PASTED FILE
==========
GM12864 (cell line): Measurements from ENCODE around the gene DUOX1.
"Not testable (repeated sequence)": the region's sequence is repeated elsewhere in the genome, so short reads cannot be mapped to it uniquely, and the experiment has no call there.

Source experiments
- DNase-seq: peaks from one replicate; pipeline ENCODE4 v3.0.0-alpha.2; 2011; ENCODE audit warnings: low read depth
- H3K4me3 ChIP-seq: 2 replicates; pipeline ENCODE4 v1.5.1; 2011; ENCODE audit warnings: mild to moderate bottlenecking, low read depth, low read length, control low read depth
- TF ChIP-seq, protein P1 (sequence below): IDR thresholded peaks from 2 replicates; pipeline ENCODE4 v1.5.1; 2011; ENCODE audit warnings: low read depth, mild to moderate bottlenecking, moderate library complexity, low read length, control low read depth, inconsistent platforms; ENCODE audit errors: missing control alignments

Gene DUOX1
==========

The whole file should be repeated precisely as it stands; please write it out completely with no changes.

GM12864 (cell line): Measurements from ENCODE around the gene DUOX1.
"Not testable (repeated sequence)": the region's sequence is repeated elsewhere in the genome, so short reads cannot be mapped to it uniquely, and the experiment has no call there.

Source experiments
- DNase-seq: peaks from one replicate; pipeline ENCODE4 v3.0.0-alpha.2; 2011; ENCODE audit warnings: low read depth
- H3K4me3 ChIP-seq: 2 replicates; pipeline ENCODE4 v1.5.1; 2011; ENCODE audit warnings: mild to moderate bottlenecking, low read depth, low read length, control low read depth
- TF ChIP-seq, protein P1 (sequence below): IDR thresholded peaks from 2 replicates; pipeline ENCODE4 v1.5.1; 2011; ENCODE audit warnings: low read depth, mild to moderate bottlenecking, moderate library complexity, low read length, control low read depth, inconsistent platforms; ENCODE audit errors: missing control alignments

Gene DUOX1